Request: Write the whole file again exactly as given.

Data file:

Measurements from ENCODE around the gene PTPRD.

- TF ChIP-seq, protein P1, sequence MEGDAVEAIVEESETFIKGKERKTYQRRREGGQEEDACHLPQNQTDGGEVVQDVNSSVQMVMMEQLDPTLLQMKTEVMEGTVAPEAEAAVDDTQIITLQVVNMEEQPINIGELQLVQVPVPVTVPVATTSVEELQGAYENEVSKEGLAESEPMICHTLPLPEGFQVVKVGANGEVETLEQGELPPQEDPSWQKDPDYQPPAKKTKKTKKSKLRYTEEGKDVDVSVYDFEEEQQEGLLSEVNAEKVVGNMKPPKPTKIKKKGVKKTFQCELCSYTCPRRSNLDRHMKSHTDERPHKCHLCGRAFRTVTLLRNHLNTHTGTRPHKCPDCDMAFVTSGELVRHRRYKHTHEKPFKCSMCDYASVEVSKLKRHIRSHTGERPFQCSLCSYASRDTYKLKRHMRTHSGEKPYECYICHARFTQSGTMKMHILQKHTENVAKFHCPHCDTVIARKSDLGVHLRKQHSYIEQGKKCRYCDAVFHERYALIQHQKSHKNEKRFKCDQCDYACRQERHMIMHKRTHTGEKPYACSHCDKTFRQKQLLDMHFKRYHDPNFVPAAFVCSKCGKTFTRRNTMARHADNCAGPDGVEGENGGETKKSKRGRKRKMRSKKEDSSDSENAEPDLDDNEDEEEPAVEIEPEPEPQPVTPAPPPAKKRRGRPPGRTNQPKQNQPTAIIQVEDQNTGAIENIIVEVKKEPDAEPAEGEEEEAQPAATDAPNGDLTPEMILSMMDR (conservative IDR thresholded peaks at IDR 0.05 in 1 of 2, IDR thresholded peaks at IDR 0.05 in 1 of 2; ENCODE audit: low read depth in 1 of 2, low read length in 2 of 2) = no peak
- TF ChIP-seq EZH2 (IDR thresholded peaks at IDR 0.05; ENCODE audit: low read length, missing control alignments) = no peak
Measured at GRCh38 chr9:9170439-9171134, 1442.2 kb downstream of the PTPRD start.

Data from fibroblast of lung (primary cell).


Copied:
Measurements from ENCODE around the gene PTPRD.

- TF ChIP-seq, protein P1, sequence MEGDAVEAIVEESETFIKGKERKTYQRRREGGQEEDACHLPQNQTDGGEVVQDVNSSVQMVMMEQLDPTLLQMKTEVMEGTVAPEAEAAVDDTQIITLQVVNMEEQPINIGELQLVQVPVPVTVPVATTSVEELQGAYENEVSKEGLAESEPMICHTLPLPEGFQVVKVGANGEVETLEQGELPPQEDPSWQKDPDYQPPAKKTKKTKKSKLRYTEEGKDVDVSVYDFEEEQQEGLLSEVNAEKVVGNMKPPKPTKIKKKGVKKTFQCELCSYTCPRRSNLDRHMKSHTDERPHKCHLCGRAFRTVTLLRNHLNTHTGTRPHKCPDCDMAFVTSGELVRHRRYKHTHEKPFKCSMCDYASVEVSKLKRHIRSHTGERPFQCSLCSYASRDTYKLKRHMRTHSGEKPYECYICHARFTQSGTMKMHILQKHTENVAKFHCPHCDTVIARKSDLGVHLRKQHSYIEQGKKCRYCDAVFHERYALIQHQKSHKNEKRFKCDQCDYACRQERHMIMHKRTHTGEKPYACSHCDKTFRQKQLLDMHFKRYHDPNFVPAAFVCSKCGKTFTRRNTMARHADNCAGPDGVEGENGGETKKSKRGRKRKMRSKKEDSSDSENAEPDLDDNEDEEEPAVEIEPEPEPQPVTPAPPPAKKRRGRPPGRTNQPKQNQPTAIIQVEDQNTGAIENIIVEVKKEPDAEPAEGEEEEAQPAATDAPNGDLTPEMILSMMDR (conservative IDR thresholded peaks at IDR 0.05 in 1 of 2, IDR thresholded peaks at IDR 0.05 in 1 of 2; ENCODE audit: low read depth in 1 of 2, low read length in 2 of 2) = no peak
- TF ChIP-seq EZH2 (IDR thresholded peaks at IDR 0.05; ENCODE audit: low read length, missing control alignments) = no peak
Measured at GRCh38 chr9:9170439-9171134, 1442.2 kb downstream of the PTPRD start.

Data from fibroblast of lung (primary cell).